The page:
Although, I studied the Economics of “Socialist” countries as a special subject during my degree, my knowledge of most of the countries outside the former eastern block is no where near as extensive as that of Eastern Europe, though I have recently been studying contemporary China. For that reason I am loathe to say too much on any of the issues raised by Mike in this section, and whatever I say is entirely provisional.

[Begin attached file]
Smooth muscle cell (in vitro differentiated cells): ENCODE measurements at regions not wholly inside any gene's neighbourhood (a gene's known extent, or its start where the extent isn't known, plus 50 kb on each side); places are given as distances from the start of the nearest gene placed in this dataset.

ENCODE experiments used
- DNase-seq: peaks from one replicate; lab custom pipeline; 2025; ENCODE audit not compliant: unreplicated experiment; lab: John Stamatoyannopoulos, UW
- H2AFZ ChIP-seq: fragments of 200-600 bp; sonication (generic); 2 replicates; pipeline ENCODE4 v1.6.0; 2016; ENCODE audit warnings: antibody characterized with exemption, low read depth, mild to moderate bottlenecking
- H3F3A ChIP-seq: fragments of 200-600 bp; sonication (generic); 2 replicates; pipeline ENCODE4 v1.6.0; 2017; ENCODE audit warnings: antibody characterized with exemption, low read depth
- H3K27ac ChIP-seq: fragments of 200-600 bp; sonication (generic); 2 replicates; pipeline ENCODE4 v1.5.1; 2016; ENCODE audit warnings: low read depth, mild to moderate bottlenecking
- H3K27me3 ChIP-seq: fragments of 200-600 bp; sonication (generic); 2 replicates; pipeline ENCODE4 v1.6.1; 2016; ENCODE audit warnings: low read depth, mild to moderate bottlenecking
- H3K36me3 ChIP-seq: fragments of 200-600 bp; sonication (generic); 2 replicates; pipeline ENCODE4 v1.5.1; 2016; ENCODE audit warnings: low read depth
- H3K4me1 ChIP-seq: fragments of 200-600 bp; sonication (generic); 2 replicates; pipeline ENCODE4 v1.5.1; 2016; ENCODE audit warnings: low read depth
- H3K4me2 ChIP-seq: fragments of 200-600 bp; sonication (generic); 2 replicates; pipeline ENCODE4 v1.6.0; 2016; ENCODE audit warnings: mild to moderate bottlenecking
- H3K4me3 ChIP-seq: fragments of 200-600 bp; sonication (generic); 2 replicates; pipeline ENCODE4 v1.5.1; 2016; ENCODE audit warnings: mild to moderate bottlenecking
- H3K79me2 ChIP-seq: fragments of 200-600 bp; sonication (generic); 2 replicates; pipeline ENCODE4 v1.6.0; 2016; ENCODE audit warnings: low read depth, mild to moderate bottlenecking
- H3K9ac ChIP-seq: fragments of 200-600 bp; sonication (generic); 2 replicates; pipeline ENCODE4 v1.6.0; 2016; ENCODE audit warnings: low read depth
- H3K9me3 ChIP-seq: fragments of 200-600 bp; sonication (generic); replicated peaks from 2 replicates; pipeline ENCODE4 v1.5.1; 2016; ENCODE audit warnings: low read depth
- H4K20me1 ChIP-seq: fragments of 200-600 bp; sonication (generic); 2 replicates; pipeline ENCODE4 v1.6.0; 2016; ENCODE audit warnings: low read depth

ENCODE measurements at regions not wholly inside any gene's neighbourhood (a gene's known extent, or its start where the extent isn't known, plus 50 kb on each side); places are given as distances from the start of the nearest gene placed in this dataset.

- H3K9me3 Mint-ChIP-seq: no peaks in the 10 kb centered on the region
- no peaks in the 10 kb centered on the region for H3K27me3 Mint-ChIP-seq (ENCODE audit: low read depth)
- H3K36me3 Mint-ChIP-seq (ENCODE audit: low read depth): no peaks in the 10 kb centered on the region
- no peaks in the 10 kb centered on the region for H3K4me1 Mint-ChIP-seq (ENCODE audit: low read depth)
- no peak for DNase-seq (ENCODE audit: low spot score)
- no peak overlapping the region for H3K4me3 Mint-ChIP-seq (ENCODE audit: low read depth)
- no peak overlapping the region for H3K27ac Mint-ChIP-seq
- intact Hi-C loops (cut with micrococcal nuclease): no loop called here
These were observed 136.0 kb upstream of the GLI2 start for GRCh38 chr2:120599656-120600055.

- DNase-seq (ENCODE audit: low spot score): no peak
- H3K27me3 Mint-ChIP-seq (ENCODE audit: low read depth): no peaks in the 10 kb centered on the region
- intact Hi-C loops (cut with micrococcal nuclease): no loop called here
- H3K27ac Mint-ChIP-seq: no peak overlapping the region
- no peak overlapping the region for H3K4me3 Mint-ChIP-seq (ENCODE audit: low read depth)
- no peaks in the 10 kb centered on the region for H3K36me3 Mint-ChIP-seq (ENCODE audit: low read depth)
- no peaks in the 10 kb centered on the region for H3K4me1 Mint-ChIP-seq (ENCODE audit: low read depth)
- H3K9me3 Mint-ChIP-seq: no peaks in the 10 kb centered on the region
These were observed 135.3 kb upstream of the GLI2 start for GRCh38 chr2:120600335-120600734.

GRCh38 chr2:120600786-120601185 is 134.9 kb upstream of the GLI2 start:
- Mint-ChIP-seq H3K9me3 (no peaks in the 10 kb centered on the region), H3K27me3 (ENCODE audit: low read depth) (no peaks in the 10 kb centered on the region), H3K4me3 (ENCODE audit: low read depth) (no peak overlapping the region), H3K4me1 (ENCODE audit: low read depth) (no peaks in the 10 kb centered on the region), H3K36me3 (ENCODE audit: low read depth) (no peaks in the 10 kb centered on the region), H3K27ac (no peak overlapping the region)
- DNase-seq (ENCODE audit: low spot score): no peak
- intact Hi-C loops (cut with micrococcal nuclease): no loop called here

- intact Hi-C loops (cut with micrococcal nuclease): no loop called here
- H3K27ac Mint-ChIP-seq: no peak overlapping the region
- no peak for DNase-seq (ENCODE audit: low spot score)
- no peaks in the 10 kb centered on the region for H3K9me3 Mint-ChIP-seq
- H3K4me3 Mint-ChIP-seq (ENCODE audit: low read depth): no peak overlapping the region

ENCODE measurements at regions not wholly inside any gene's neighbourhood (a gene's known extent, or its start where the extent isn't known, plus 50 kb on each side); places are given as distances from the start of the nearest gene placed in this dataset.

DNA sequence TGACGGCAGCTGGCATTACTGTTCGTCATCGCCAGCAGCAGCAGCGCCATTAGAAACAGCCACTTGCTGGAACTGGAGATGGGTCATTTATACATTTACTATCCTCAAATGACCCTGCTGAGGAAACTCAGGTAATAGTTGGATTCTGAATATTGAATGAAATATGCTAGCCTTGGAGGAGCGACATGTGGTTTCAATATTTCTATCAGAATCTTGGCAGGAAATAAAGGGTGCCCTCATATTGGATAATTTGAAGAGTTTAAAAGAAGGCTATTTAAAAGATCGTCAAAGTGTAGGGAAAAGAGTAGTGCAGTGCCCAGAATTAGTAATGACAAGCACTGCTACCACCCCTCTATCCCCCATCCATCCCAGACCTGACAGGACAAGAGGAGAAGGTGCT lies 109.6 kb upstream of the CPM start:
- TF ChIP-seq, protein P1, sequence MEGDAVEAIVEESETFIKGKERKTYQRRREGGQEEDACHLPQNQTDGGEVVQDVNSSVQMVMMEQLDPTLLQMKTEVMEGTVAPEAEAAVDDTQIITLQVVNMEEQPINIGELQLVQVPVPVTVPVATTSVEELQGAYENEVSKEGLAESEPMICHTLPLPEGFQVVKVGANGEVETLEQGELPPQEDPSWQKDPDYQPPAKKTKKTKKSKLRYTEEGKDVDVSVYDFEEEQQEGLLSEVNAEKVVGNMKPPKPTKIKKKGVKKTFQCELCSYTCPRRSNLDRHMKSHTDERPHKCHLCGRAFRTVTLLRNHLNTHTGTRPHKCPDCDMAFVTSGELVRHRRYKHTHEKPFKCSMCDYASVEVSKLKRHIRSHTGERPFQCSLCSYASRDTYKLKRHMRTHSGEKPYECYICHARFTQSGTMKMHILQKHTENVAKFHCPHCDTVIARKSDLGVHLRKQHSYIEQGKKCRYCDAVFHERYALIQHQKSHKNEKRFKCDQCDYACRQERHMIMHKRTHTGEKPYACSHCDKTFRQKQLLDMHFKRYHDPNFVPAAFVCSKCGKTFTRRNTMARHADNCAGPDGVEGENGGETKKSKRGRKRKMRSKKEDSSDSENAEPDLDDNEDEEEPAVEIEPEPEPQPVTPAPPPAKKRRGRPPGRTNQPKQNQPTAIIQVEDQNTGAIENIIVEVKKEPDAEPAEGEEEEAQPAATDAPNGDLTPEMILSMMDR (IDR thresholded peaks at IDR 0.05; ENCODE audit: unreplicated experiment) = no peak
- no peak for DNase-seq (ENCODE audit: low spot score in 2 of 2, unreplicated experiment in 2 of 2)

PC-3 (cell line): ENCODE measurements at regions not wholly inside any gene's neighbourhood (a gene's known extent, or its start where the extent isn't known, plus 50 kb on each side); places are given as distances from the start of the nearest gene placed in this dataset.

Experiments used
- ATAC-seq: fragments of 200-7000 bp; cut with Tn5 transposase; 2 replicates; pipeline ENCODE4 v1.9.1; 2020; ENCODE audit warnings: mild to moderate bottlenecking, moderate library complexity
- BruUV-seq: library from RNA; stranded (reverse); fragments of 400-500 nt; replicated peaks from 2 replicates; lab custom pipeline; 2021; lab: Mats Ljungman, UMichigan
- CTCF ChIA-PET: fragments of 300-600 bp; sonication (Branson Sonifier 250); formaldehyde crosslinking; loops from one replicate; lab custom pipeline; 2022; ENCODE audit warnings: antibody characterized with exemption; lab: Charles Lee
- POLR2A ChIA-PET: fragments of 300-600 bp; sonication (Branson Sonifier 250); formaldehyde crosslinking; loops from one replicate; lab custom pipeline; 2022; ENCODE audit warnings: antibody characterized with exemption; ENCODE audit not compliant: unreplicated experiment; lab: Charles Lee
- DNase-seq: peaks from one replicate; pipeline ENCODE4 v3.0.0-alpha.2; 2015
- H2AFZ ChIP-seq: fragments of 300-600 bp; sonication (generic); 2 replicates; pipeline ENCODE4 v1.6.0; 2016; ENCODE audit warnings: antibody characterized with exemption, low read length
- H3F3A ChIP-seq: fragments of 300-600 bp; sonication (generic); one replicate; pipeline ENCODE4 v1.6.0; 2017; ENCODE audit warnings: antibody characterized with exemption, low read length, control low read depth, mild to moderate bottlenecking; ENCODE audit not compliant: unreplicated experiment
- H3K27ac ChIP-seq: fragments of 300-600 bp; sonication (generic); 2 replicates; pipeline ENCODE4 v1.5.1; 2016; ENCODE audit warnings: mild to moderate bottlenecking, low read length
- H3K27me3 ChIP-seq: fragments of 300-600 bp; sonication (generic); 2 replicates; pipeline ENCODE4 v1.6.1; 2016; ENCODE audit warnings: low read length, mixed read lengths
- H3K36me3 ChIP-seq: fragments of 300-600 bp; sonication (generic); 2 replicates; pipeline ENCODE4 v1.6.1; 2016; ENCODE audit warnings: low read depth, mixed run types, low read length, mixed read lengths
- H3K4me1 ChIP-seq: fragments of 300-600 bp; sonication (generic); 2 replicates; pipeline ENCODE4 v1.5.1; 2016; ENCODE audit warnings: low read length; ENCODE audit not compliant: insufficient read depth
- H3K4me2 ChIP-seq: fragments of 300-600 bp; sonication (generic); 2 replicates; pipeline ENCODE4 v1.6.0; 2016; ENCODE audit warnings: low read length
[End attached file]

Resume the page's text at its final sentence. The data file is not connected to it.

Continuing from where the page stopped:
I tend to agree with Mike that in respect of China the actual revolution is not that significantly different from Russia. A look at what Trotsky says, about Russia, including the quote I gave in the last section demonstrates that what transpired was a workers revolution with the support of a Peasant War. Even in terms of the workers revolution aspects a great deal of reliance was placed on the role of the army, which was essentially a peasant army. What I think is different, certainly from the initial outbreak of the revolution, is the ideology of those leading it. There is a clear difference between the ideology of Lenin and Trotsky, the idea that this is a Workers revolution, and that the workers must lead the peasants, and the ideology of Mao, which flows from Stalin of a revolution, which is essentially a peasant revolution carried through by a disciplined peasant army, which overcomes the problem of the peasantry as an atomised and diffuse class, by utilising in distorted and mangled form the ideology of another class – i.e. Marxism. As Trotsky says, in the quote I gave earlier, the Bolsheviks themselves for the first couple of years were really only carrying through a bourgeois revolution whose main result was land reform. The same is true of Mao, but given the weight of the peasantry in this movement there is a necessary effect on the further development of the revolution. Unlike Pol Pot, who never had any intention of aiming for economic development, but who looked instead to return Cambodia to some past peasant economy, Mao did seek to develop China, and an inevitable aspect of such development is that industry must develop, and with it the working class. There is a necessary logic to the process of industrialisation, and the greater homogeneity of the working class compared to the peasantry, I think means that although such regimes begin as based on the peasantry, the increasing social weight of the working class eventually changes the nature of the regime. They provide a model for other similar transformations, for example, in Vietnam.